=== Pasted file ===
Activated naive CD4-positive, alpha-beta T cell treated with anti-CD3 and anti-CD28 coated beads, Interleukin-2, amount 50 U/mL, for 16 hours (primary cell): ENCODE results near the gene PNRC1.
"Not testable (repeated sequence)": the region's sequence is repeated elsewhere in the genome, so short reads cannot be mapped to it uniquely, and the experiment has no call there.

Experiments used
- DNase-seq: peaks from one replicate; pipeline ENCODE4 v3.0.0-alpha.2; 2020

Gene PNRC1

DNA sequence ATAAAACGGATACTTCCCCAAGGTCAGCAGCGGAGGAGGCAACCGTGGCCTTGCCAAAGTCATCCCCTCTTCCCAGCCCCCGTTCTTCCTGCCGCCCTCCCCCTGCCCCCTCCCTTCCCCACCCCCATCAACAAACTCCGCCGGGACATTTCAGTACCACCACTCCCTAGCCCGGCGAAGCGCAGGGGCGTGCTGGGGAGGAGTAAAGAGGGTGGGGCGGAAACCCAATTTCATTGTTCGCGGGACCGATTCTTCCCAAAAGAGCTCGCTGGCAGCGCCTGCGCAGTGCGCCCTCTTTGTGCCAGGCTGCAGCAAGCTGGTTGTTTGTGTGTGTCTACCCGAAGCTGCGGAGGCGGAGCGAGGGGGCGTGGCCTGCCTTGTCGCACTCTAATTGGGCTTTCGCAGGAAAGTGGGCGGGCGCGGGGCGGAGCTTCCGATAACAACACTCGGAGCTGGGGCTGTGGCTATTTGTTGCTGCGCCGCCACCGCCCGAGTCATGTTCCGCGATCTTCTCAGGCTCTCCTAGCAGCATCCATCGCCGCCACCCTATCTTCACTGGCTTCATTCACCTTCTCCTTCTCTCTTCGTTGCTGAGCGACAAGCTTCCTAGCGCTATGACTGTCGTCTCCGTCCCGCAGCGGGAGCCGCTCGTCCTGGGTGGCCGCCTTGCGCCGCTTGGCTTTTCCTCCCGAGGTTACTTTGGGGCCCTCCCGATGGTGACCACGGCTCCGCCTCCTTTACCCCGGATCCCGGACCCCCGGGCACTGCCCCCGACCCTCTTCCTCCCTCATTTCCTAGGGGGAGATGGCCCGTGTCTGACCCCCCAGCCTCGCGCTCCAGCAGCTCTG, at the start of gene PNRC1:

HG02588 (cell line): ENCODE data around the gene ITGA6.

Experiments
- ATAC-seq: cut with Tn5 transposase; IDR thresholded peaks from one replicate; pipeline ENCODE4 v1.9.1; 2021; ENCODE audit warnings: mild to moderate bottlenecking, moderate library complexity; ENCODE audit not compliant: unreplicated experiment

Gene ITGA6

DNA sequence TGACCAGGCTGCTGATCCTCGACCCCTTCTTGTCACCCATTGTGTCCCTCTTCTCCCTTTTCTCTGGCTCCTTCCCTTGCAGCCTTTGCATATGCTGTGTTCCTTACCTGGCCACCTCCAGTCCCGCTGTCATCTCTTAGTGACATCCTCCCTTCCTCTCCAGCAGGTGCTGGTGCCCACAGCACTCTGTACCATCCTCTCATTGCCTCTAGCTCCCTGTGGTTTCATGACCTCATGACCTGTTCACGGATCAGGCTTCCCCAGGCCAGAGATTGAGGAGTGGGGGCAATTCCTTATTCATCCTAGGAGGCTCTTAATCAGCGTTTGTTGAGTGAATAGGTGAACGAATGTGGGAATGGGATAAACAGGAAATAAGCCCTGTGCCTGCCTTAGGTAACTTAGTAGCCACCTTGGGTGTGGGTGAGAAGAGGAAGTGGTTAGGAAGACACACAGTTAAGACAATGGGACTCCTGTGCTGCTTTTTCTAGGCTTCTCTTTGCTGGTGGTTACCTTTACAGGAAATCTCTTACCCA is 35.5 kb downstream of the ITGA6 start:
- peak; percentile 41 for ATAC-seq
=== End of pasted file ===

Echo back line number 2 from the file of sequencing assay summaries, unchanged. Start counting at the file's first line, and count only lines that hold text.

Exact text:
"Not testable (repeated sequence)": the region's sequence is repeated elsewhere in the genome, so short reads cannot be mapped to it uniquely, and the experiment has no call there.